Green Party announces Housing Policy
The Green Party, launching its Housing Policy today, has called for a community-owned development bank to be set up to help capitalise community housing projects.
Green Party Housing Spokesperson Sue Bradford said many low-income earners were paying up to 60 per cent of their income in rent or mortgage and they could not afford it.
"We are seeing the results in places like South Auckland with serious health and crime problems. Part of the answer is getting people back into housing they can afford."
Funding for community housing projects would enable the building of affordable housing and would also help create jobs in the building industry.
Housing was a basic human right as set out in the United Nations Charter. A forum representing all sectors in the housing arena - community, business, local government and tenants - would be set up to identify the best means to develop, implement and monitor housing policy.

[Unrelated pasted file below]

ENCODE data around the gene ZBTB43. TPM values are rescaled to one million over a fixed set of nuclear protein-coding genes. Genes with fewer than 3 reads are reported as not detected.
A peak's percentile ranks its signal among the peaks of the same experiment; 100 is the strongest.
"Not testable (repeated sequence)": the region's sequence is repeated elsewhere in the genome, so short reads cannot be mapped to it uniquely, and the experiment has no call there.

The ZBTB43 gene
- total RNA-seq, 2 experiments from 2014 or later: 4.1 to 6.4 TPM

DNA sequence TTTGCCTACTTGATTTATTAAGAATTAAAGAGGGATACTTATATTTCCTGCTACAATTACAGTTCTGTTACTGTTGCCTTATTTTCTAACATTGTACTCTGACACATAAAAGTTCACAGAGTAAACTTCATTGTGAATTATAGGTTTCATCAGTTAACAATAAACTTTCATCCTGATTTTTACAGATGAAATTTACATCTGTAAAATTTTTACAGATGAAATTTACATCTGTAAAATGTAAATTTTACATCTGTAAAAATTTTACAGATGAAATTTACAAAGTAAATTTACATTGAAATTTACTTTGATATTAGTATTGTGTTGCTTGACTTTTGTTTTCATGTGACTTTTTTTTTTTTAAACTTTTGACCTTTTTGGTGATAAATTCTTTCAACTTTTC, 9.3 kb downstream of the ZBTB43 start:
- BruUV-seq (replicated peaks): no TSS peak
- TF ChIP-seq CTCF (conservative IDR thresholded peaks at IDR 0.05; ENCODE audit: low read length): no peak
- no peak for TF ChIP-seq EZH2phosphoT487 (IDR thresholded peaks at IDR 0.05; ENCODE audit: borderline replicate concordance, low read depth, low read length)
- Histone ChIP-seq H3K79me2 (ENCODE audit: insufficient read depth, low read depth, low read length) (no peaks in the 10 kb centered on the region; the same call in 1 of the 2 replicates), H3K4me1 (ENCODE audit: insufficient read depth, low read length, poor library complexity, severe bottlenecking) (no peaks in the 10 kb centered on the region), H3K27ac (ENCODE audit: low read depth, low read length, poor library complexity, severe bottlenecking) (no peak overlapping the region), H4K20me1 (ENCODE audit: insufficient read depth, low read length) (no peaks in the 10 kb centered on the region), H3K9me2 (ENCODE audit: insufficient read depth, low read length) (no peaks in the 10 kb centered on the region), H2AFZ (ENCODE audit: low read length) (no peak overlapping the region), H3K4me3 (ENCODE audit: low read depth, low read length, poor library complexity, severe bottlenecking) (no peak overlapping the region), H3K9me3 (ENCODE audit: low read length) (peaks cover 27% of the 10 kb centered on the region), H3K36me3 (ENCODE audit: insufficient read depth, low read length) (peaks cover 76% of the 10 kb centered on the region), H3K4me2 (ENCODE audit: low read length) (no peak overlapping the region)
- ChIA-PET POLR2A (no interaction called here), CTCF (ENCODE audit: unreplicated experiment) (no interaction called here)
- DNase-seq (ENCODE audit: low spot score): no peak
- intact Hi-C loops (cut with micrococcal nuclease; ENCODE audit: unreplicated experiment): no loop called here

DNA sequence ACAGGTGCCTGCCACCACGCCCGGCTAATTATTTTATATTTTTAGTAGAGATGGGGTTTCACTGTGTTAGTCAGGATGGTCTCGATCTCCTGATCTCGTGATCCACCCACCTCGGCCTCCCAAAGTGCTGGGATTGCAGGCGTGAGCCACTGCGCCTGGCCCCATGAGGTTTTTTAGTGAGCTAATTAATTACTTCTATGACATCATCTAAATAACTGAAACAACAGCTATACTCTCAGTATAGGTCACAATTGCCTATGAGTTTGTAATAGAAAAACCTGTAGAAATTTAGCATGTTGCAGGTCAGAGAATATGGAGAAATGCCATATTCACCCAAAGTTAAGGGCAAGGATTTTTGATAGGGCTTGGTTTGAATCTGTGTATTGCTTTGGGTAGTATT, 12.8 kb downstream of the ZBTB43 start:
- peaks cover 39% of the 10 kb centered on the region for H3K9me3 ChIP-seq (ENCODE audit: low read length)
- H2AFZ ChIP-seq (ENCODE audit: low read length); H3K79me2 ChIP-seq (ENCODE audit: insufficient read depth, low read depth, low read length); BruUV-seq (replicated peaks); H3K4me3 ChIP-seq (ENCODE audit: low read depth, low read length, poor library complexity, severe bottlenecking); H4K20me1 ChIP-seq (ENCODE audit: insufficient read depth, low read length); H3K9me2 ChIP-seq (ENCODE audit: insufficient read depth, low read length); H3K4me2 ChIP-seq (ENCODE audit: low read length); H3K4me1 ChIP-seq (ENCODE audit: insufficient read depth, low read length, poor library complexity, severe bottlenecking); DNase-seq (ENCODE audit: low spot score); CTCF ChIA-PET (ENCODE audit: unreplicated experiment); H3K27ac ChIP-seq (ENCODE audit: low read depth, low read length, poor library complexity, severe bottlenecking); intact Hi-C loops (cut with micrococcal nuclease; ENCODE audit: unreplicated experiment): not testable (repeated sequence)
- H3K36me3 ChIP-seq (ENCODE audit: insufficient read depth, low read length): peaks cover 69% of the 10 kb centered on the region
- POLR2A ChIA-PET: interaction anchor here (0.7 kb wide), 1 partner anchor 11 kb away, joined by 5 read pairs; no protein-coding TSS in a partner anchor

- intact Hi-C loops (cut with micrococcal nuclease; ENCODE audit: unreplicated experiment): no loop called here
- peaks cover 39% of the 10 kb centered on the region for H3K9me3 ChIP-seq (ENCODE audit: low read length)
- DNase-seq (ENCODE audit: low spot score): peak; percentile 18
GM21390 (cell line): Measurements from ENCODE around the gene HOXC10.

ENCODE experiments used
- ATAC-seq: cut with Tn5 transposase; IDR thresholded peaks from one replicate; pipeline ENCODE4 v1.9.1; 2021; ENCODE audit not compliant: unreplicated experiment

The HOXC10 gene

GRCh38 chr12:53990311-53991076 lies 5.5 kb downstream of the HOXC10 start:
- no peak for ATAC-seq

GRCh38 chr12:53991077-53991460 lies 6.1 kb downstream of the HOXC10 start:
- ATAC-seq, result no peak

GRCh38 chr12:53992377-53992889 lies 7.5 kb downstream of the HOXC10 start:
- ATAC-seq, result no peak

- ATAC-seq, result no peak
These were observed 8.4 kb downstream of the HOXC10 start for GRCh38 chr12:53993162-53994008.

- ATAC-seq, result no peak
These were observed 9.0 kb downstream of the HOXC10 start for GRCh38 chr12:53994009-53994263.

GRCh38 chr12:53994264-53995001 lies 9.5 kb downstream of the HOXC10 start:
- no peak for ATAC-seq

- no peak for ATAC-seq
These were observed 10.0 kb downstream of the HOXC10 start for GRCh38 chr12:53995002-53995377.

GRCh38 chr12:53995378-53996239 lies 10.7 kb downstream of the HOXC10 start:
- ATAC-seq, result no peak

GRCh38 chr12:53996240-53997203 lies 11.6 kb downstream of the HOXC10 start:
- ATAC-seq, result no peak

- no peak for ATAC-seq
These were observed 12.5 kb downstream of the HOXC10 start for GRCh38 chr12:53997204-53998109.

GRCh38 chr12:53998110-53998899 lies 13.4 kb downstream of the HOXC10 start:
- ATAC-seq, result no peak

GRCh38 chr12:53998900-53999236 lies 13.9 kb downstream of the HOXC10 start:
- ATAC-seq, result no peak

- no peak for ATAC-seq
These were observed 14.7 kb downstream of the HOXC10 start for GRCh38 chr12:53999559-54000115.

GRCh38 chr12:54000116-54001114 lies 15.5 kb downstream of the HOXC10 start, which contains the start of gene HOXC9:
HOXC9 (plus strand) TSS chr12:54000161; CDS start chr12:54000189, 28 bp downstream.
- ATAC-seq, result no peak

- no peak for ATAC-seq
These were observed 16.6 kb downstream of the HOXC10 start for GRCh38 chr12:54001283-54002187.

"We aim to urgently initiate a substantial housing programme in partnership with those rural and urban communities of highest need," Ms Bradford said.
Housing alternatives such as rural eco-villages, cooperative housing and self-build and sweat equity housing would be investigated.
The policy also calls for housing costs to be set at 25 per cent of income and for the Tenancy Act to be reviewed so that long-term rental and lease accommodation became an option.
Ms Bradford said the Green Party would support research into low-energy house design; low energy-use waste; low-tech self-build construction and the conservation of common resources, such as water. The party would encourage the use of locally-produced and non-toxic building materials.